weeks out from opening night, which is exciting and terrifying. This show is
bigger than any production I have directed before, even in terms of sheer
numbers (20 cast, 25 orchestra, at least 15 production staff)! We've begun
rehearsing with the orchestra, which is terribly exciting--the feeling of
singing accompanied by such a rich sound is truly magical. Rehearsal has been a
ton of fun so far—we’ve had all-cast waltz lessons and clown workshops, vocal
coachings and improv work, and we’ve hammered out the blocking.
It’s great to work with such a diverse group—there are freshman playing
leading roles, and performers entirely new to opera. It’s also
challenging to work with singers who are superstars in other fields as well—my
lead soprano is presenting at an anthropology conference over tech weekend!
I’m really excited to see it all come together.
brilliant conductor Gary Thor Wedow is unique in his sensitivity, skill, and
knowledge of early music. He also has a seemingly bottomless treasure trove of
wonderful historical anecdotes that inform the way he crafts opera. Gary went to graduate school here in Boston at the New England Conservatory of
Music where he studied with John Moriarty. Later, he was the Associate
Conductor of the Handel & Haydn Society. He has conducted an enormous
amount of early music: Cavalli, Monteverdi and of course Handel -- no less than
9 Handel operas for New York City Opera, Juilliard, Seattle, and Miami, among others.
Next, Gary returns to Seattle to conduct Magic Flute, and then goes
to Wolf Trap for Wolff Ferrari's Le Donne
Curiose. Gary began our interview with his
characteristic exuberance saying that, “It's terrific to come back to Boston where I got a
great beginning to a very happy life and I’m so glad to be working with
such a dynamite cast in this beautiful and genuinely funny production.”
you explain the fabrication, function, and feeling behind the ornamentation in
Boston Lyric Opera's production of Agrippina?
the ornamentation comes from the emotional heart of the drama, outlining and
embroidering the line both dramatically and melodically. The character,
during the course of the aria goes through an emotional journey and upon the
return to the beginning of the aria, their inner life is transformed, so the
ornaments reflect the transition or intensification of their emotional life
through melody. There are the 'essential' ornaments: the appoggiatura or leaning note, the messa di voce or spinning out of the
note and the trill or warbling,
shaking of the voice. Then there are the 'divisions' which divide up one
note into many. Handel's singers (as today's) spent hours training and
practicing patterns. As you know, the ornamentation should come from the singer
and our beautiful cast has all shaped their own ornamentation.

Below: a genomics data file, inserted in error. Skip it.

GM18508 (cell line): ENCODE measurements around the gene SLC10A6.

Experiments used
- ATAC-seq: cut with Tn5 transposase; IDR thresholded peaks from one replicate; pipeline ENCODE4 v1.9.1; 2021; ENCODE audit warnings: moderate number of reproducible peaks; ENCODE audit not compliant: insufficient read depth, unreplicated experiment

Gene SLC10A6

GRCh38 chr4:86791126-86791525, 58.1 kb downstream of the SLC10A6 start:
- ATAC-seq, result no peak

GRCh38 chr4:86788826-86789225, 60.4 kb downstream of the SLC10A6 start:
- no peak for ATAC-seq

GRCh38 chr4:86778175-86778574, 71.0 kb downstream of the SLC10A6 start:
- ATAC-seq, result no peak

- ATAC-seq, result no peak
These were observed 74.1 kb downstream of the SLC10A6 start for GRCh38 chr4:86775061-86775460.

were talking the other day about Handel's life and how it had an impact on his
music. Can you speak to the intersection of life and art in Handel's oeuvre as
well as in any musician's life?
for a long time was deified with the virginal morality of the saint. Though he
was certainly the composer of heavenly music, his personal life seems very
human and emotional. Here is an immensely talented young composer who gets into
a quarrel with a fellow composer (Matheson) over who should play the
harpsichord in an opera and challenges him to a duel. Later, he becomes the
center of a group of wealthy patrons in Italy
who were probably gay and where he was known as the Saxon bear; the same circle
of intellectual artists surrounded him in London.
I feel the evidence points to him being gay and he had a passionate nature and
knew well the value of his great gift. I feel an intense responsibility to
infuse this music with deep emotion, plugging into primitive and deep wells of
primal feelings. Handel felt these emotions first and we recreate and
experience these passions ourselves, along with the audience. That's
do you balance the exigencies of the director, singers, orchestra and
administration while trying to craft your take on an opera?
Shaw said that opera was an art form which tried to combine five art forms,
which is four art forms too many. Everyone feels that their corner of the
opera is the most important, and of course they are right because opera needs
all of these elements. Music is the heart of opera and if you take good care of
your heart, the body is healthy. Opera is all about people; I love people and
love working with them, learning from them. Everyone wants to perform at
their optimum, so if you enable people to do their best work, you can fulfill
your vision of the opera at the same time. I'm incredibly grateful and
excited to be working on this beautiful opera.